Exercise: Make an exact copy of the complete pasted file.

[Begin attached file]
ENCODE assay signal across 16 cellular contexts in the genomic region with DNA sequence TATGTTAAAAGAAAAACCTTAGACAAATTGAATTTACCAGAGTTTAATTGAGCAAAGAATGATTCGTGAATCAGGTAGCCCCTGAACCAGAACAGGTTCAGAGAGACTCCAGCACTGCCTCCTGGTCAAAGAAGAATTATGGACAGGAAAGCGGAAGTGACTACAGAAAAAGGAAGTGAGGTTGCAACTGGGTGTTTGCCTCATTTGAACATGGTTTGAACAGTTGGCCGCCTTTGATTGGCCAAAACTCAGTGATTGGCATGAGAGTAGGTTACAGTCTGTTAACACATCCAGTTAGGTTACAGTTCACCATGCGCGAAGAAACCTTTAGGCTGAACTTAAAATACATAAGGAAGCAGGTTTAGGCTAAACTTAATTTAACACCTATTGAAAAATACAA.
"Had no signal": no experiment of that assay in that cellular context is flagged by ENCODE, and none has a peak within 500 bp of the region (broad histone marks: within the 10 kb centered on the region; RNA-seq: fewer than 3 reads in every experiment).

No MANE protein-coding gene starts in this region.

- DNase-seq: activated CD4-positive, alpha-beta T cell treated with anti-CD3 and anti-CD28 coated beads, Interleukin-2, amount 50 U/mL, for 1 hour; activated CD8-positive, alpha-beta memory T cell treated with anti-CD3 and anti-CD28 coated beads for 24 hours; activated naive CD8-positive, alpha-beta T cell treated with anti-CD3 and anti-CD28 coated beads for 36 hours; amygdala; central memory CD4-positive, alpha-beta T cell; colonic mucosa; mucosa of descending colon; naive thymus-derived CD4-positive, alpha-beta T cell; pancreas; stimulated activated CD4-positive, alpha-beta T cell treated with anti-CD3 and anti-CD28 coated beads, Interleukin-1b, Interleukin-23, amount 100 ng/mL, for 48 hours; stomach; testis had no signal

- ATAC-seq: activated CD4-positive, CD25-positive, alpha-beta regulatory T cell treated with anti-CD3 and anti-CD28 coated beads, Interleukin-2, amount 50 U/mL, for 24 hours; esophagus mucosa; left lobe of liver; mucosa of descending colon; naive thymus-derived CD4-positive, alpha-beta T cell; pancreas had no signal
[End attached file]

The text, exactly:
ENCODE assay signal across 16 cellular contexts in the genomic region with DNA sequence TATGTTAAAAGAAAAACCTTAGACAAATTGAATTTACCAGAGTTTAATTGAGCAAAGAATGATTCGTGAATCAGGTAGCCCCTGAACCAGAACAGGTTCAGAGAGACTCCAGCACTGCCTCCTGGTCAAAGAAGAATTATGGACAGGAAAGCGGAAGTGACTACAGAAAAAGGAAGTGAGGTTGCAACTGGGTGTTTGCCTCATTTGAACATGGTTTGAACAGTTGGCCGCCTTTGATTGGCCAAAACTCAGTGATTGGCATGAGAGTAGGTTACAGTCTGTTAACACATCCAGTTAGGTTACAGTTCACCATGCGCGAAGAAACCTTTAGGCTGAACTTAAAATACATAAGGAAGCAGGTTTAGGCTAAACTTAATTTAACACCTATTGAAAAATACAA.
"Had no signal": no experiment of that assay in that cellular context is flagged by ENCODE, and none has a peak within 500 bp of the region (broad histone marks: within the 10 kb centered on the region; RNA-seq: fewer than 3 reads in every experiment).

No MANE protein-coding gene starts in this region.

- DNase-seq: activated CD4-positive, alpha-beta T cell treated with anti-CD3 and anti-CD28 coated beads, Interleukin-2, amount 50 U/mL, for 1 hour; activated CD8-positive, alpha-beta memory T cell treated with anti-CD3 and anti-CD28 coated beads for 24 hours; activated naive CD8-positive, alpha-beta T cell treated with anti-CD3 and anti-CD28 coated beads for 36 hours; amygdala; central memory CD4-positive, alpha-beta T cell; colonic mucosa; mucosa of descending colon; naive thymus-derived CD4-positive, alpha-beta T cell; pancreas; stimulated activated CD4-positive, alpha-beta T cell treated with anti-CD3 and anti-CD28 coated beads, Interleukin-1b, Interleukin-23, amount 100 ng/mL, for 48 hours; stomach; testis had no signal

- ATAC-seq: activated CD4-positive, CD25-positive, alpha-beta regulatory T cell treated with anti-CD3 and anti-CD28 coated beads, Interleukin-2, amount 50 U/mL, for 24 hours; esophagus mucosa; left lobe of liver; mucosa of descending colon; naive thymus-derived CD4-positive, alpha-beta T cell; pancreas had no signal